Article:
Burosumab-twza Injection


Burosumab-twza injection is used to treat X-linked hypophosphatemia (XLH; an inherited disease where the body doesn’t maintain phosphorus and that leads to weak bones) in adults and children 6 months of age and older. It is also used to treat tumor-induced osteomalacia (a tumor that causes a loss of phosphorus in the body that leads to weak bones) that cannot be surgically removed in adults and children 2 years of age and older, Burosumab-twza injection is in a class of medications called fibroblast growth factor 23 (FGF23) blocking antibodies. It works by blocking the action of a certain natural substance in the body which causes the symptoms of XLH.

Side Effects Of Burosumab-twza Injection

Burosumab-twza injection may cause side effects. Tell your doctor if any of these symptoms are severe or do not go away:

  • headache
  • vomiting
  • fever
  • pain in arms, legs, or back
  • muscle pain
  • constipation
  • dizziness

Some side effects can be serious. If you experience any of these symptoms, call your doctor:

  • redness, rash, hives, itching, swelling, pain, or bruising near or at the spot that the medication was injected
  • rash or hives
  • discomfort in the legs; a strong urge to move the legs, especially at night and when sitting or lying down

Burosumab-twza injection may cause other side effects. Call your doctor if you have any unusual problems while receiving this medication.

Warnings & Precautions

Before using burosumab-twza injection:

  • tell your doctor and pharmacist if you are allergic to burosumab-twza, any other medications, or any of the ingredients in burosumab-twza injection. Ask your pharmacist for a list of the ingredients.
  • tell your doctor and pharmacist what prescription and nonprescription medications, vitamins, nutritional supplements, and herbal products you are taking or plan to take. Your doctor may need to change the doses of your medications or monitor you carefully for side effects.
  • tell your doctor if you have kidney disease. Your doctor may tell you not to use burosumab-twza injection.
  • tell your doctor if you have or have ever had restless leg syndrome (RLS; a condition that causes discomfort in the legs and a strong urge to move the legs, especially at night and when sitting or lying down).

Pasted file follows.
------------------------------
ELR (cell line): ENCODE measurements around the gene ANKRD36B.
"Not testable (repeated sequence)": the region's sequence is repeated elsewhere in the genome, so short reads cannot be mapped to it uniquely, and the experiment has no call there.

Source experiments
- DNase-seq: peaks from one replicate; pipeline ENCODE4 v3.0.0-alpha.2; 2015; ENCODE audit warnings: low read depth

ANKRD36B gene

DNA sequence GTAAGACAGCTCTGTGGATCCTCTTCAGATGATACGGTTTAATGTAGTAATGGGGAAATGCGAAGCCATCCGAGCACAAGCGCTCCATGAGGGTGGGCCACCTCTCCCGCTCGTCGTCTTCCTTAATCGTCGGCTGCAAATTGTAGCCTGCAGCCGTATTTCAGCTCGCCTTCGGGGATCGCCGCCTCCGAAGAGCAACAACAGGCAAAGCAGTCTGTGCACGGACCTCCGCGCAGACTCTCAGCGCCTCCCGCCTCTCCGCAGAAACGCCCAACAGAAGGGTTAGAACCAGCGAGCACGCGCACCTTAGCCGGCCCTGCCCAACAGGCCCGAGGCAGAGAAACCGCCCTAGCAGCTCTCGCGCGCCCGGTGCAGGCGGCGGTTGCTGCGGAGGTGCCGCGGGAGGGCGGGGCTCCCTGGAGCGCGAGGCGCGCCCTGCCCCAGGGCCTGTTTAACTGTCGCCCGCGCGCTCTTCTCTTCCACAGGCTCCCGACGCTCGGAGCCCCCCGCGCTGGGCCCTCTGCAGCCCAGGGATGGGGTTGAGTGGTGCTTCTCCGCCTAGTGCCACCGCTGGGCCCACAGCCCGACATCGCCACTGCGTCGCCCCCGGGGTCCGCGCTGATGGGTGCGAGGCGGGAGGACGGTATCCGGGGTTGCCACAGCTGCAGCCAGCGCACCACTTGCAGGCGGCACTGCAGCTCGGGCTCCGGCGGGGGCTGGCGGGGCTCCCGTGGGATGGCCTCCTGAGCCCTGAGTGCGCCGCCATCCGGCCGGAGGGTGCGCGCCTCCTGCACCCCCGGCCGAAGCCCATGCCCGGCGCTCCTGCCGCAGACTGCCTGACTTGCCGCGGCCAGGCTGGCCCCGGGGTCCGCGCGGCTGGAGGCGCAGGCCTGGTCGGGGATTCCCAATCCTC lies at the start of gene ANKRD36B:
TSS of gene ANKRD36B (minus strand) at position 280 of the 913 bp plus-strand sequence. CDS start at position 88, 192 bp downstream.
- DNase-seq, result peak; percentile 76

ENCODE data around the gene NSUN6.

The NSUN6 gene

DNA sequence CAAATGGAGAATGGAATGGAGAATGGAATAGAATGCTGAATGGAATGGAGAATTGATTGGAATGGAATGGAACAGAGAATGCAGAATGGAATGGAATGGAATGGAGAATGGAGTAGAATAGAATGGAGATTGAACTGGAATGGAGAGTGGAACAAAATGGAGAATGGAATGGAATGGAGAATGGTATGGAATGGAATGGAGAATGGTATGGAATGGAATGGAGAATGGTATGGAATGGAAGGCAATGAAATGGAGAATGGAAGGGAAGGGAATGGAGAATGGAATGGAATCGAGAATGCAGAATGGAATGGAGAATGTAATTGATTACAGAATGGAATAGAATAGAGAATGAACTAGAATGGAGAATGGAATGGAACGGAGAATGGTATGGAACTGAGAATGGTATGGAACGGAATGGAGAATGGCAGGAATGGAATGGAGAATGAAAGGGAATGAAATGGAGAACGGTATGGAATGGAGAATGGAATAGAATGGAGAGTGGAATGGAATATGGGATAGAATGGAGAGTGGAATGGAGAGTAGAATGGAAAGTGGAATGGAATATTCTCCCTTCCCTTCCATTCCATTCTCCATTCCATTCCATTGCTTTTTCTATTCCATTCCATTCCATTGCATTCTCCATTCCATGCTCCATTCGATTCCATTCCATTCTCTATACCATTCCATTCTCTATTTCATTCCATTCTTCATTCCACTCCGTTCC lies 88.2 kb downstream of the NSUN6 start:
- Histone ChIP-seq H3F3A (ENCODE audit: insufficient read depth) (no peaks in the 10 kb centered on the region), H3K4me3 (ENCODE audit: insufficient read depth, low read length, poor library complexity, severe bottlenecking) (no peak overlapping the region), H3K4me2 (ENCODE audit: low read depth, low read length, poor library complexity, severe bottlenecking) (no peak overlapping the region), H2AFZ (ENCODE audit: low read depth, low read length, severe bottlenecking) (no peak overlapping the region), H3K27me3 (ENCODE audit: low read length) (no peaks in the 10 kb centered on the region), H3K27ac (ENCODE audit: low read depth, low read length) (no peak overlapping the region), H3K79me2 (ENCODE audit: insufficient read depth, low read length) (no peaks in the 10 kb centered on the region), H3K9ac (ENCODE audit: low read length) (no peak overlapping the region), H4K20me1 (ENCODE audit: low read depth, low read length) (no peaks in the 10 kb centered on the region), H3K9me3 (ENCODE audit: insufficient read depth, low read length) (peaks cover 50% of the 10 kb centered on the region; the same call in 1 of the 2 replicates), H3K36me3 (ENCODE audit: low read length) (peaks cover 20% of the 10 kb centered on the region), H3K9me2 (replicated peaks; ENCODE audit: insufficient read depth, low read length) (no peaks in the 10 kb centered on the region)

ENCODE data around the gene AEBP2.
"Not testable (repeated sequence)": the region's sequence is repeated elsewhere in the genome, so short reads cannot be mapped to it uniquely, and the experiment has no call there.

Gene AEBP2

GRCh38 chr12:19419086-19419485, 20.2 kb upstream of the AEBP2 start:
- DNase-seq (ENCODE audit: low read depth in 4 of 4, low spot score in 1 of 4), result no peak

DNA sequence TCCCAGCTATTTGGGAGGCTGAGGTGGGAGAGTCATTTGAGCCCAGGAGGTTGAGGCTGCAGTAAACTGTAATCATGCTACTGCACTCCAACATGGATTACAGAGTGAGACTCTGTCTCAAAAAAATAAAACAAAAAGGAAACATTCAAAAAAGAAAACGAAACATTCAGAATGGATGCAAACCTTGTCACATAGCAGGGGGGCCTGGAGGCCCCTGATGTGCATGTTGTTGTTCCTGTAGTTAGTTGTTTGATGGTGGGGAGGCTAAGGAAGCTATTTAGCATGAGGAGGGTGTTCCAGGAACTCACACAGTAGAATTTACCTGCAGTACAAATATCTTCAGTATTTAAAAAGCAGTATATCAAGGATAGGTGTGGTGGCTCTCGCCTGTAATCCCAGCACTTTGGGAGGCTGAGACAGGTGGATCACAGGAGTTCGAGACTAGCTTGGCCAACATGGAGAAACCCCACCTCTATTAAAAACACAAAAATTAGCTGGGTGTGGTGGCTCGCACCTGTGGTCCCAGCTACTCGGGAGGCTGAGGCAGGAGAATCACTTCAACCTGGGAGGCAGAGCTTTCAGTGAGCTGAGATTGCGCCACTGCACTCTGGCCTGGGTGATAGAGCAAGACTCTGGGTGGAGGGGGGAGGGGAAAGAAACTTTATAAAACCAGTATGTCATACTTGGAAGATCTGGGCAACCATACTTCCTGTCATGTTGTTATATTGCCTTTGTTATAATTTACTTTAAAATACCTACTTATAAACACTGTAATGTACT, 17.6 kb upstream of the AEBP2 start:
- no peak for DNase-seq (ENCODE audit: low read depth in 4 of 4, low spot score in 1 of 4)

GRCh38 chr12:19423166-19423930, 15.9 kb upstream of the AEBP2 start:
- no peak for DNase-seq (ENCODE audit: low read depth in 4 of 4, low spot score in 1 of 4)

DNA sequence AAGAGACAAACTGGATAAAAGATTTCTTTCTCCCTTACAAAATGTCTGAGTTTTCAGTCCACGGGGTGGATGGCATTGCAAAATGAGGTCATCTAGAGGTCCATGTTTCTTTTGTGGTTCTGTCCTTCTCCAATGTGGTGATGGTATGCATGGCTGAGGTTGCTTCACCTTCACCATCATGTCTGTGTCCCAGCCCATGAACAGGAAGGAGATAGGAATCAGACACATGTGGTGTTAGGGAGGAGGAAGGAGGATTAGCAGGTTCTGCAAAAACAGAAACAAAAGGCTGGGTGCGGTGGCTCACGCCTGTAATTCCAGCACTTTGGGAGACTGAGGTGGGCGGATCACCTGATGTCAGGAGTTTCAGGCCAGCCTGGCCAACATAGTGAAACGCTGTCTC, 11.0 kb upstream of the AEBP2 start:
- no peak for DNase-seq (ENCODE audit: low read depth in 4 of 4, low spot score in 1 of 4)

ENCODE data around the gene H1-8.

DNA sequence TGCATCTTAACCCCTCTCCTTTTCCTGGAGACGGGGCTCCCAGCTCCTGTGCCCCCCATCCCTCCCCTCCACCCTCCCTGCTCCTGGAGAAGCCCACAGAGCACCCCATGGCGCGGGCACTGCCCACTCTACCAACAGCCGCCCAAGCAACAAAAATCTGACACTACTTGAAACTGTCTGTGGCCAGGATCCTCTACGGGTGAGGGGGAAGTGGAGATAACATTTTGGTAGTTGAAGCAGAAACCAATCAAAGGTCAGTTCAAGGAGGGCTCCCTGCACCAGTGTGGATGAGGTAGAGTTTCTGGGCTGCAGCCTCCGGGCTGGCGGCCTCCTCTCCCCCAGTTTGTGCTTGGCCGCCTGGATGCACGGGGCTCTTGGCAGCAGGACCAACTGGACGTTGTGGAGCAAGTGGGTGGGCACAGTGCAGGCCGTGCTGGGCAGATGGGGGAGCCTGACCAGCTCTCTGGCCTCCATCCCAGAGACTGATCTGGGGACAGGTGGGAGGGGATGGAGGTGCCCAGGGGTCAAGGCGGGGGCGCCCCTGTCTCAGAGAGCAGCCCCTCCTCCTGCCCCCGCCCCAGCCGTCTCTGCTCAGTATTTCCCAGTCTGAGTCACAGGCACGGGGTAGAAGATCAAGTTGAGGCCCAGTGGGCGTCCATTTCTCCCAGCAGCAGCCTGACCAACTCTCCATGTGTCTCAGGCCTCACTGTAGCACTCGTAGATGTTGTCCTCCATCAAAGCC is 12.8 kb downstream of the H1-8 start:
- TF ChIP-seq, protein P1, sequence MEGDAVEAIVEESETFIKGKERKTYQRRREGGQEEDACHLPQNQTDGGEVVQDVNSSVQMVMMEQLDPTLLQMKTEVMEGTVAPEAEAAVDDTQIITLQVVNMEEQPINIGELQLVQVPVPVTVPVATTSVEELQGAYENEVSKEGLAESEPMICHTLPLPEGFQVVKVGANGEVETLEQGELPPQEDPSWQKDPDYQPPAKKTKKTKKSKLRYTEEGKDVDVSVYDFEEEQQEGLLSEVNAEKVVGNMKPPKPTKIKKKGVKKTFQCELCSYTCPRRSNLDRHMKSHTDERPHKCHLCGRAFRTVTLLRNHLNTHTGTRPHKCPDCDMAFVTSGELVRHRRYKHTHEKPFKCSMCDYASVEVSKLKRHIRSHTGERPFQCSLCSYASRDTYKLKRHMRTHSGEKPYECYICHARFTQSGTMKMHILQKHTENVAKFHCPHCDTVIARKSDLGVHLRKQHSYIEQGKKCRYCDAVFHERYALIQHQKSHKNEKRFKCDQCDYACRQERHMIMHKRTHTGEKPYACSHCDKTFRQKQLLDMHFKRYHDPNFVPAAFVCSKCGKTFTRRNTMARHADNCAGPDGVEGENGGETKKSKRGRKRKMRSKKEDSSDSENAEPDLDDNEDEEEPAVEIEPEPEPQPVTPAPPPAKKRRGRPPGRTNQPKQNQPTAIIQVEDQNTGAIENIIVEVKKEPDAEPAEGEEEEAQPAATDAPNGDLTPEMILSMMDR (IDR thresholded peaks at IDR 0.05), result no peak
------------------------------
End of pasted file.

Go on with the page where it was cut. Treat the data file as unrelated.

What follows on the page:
• tell your doctor if you are pregnant, plan to become pregnant, or are breastfeeding. If you become pregnant while receiving burosumab-twza injection, call your doctor.

Burosumab-twza Injection Dosage

Burosumab-twza injection comes as a solution (liquid) to be injected subcutaneously (under the skin) by a doctor or nurse. For the treatment of X-linked hypophosphatemia, it is usually injected once every 2 weeks for children 6 months to 17 years of age, and once every 4 weeks for adults. For the treatment of tumor-induced osteomalacia, in children 2 to 17 years of age, it is usually injected once every 2 weeks. For the treatment of tumor-induced osteomalacia in adults, it is usually injected every 4 weeks and as the dose is increased it may be injected every 2 weeks. Your doctor or nurse will inject the medication in either your upper arm, upper thigh, buttocks, or stomach area, and use a different injection site each time.

Tell your doctor if you are taking any phosphate supplements or certain vitamin D supplements such as calcitriol (Rocaltrol) or paricalcitol (Zemplar). You will need to stop taking this 1 week before you start treatment.

Your doctor may increase your dose (not more than once every 4 weeks), or may skip a dose, depending on the results of your lab tests.


Keep all appointments with your doctor and the laboratory. Your doctor will order certain lab tests before and during your treatment to check your body’s response to burosumab-twza injection.

It is important for you to keep a written list of all of the prescription and nonprescription (over-the-counter) medicines you are taking, as well as any products such as vitamins, minerals, or other dietary supplements. You should bring this list with you each time you visit a doctor or if you are admitted to a hospital. It is also important information to carry with you in case of emergencies.


All information has been provided courtesy of MedLinePlus from the National Library of Medicine and from the FDA.